At the request of Nigerian President Olusegun Obasanjo, Citizens International will send a survey team to Nigeria to create a strategic action plan to implement the West African nation’s development priorities.
The Citizens International team arrives in Lagos on Nov. 1 and will spend three weeks discussing development projects with government officials, international aid agencies, company representatives, non-governmental organization, and grassroots citizens groups. The survey team will prepare a plan for urgent action in the areas of food security, job creation, education, and environmental protection.
Citizens International, a new enterprise of Citizens Energy Corporation launched by Chairman Joseph P. Kennedy II, will also work with private sector companies with investments in Nigeria to create a special development fund to help implement the plan.
J. Brian Atwood, Administrator of the U.S. Agency for International Development from 1993 to 1999 and current Director of Citizens International, will lead the survey team. President Obasanjo requested CI’s assistance during a meeting with Atwood in Nigeria last month. Atwood’s survey team will include:
Michael Fairbanks, Director of the Country Competitiveness Group of the Boston-based Monitor Company.
David Shear, President-Emeritus of the International Management and Development Groups, Ltd., of Washington, D.C.
Roy Stacy, former Executive Director of the Club du Sabel, an international organization created to aid the Sahelian nations of West Africa.
Fairbanks is the co-author of Plowing the Sea, a widely acclaimed new book that urges nations like Nigeria to wean themselves from economic over-dependence on raw materials, and instead create the human and institutional foundation for an economy capable of competing on a global scale.
Shear is a former official of the U.S. Agency for International Development, who has subsequently made major contributions to international development through private sector training and employment creation.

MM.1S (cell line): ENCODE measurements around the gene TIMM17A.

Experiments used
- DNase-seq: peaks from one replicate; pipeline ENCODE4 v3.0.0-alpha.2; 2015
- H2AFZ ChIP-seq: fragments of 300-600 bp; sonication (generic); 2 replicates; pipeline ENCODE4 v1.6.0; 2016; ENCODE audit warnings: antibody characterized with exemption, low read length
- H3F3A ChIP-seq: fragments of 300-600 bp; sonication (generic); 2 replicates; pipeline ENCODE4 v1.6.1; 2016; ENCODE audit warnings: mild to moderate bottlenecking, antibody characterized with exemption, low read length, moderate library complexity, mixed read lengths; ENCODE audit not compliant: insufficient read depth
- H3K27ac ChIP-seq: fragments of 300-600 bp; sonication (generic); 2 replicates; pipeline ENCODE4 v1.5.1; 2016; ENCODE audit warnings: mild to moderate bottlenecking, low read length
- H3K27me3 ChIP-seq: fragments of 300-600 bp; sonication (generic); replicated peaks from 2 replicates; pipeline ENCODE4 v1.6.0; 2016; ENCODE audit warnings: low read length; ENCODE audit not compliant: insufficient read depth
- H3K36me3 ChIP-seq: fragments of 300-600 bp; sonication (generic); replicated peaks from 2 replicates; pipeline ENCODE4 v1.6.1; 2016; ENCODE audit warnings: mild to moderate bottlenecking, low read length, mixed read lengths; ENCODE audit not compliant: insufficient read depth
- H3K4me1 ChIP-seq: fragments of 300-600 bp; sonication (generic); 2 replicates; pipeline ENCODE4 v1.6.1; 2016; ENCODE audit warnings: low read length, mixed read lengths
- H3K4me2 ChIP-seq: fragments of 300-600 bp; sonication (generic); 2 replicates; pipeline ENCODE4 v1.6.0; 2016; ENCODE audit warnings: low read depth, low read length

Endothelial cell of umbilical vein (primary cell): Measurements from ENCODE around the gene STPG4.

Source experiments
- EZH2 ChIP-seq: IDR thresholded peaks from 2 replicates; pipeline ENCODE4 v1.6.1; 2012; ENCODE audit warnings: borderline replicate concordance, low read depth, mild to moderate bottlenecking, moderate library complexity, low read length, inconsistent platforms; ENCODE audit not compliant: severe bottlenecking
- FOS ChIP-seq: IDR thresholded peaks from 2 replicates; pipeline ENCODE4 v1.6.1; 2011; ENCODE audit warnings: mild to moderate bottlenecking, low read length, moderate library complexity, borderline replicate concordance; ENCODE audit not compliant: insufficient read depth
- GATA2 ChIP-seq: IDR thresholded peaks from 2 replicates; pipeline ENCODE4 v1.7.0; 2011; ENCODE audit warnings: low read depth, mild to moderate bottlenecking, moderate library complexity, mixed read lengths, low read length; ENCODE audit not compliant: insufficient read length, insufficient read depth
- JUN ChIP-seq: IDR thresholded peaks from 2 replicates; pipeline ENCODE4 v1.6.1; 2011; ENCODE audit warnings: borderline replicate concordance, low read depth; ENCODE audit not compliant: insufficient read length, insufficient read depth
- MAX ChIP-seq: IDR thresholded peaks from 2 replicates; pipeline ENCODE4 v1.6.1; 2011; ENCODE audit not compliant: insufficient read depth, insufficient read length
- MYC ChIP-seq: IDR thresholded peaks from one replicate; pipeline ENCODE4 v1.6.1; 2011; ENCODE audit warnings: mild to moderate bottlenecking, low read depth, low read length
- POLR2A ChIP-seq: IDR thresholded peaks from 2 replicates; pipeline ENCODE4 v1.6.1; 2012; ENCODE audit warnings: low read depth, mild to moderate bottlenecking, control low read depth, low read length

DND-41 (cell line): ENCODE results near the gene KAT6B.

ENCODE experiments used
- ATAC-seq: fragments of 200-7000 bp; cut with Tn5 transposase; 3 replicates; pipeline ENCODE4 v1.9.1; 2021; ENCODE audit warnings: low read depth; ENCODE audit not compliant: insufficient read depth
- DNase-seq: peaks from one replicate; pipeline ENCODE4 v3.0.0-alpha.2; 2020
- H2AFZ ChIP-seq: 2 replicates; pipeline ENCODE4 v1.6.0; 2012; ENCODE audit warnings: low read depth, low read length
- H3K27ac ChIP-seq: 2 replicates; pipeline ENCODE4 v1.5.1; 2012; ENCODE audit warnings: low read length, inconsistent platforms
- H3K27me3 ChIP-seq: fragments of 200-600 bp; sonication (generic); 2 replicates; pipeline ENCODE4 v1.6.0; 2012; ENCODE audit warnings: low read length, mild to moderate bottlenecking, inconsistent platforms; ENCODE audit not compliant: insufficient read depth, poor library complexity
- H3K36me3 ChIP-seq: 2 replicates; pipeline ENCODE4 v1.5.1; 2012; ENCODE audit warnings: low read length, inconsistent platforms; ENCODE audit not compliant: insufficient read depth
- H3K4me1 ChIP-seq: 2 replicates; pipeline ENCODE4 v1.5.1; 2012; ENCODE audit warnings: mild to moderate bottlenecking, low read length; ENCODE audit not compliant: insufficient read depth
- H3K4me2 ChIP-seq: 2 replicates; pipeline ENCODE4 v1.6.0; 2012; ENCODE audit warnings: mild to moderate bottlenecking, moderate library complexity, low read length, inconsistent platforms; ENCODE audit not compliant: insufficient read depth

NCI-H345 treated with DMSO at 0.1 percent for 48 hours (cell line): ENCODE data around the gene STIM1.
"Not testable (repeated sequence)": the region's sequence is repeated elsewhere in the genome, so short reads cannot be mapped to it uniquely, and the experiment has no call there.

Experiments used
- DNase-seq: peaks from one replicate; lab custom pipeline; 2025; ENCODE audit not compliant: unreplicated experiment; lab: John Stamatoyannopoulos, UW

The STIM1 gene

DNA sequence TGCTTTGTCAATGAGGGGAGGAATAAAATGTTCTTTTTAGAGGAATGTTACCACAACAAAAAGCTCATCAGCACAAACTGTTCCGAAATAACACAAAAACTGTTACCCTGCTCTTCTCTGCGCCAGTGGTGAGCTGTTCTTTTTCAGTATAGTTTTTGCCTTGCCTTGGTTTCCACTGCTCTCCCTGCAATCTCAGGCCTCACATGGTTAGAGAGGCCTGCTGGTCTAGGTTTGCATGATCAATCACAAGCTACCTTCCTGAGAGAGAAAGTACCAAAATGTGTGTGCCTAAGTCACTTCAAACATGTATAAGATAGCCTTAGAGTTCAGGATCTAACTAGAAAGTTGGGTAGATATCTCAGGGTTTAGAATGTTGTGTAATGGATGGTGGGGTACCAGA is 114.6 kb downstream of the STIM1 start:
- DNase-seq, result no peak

Stacy has 30 years of African experience, including periods at the Organization for Economic Cooperation and Development, the World Bank, and the Global Coalition for Africa. He is also part of the Advisory Committee for Transparency International, the international NGO dedicated to the elimination of corruption.
President Obasanjo was elected to office in February, after years of highly corrupt military rule in Nigeria. He was imprisoned for the last three years of that regime. Obasanjo took office in May, promising and end to corruption and human rights abuse. He also said he would begin immediately to improve the agricultural sector and provide food security, revitalize the educational infrastructure, attack serious environmental problems, and build a more diversified economy, creating new jobs and opportunity.
“Expectations are running very high in Nigeria that his new democratic government is going to improve the quality of life and fix the economy overnight,” said Atwood. “Everyone wants to help, but unfortunately it takes time to gear up a new aid program. We are proposing to create a special fund to help President Obasanjo begin work in his priority areas in the near term. His government is struggling against difficult odds, and it cannot afford to wait for the official aid programs to start.”
President Obasanjo wrote to Atwood in September, welcoming the effort to provide urgent assistance. He expressed confidence that the major companies operating in Nigeria would “cooperate with you in your drive to obtain substantial funds.”
“I trust that this noble initiative by the Citizens Energy Corporation will receive enthusiastic support from all concerned, particularly as it has become evident that what is good for Nigeria is also good for the oil companies and other multinationals operating in Nigeria,” said President Obasanjo.
Citizens Energy Corporation has a 20-year record of working in Nigeria. During President Obasanjo’s first term as president, Citizens established an agricultural research facility in Nigeria.
“I can think of no better time to launch this new Citizens International enterprise than to help my old friend President Obasanjo. His democratic credentials and dynamic leadership style make him not just the hope of his own people, but the hope of the entire African continent,” said Kennedy.
“The team we are sending to Nigeria is made up of outstanding development professionals, with long experience in Africa, within both the public and private sectors. We are encouraged by the response we have thus far received from the business community and from the multilateral and bilateral foreign assistance agencies. President Obasanjo’s initiative to request such a different approach to private development activities, recognizing the contribution they can make in education, food security, environment, and poverty alleviation, should be applauded and supported with vigor. That is what Citizens International intends to do.”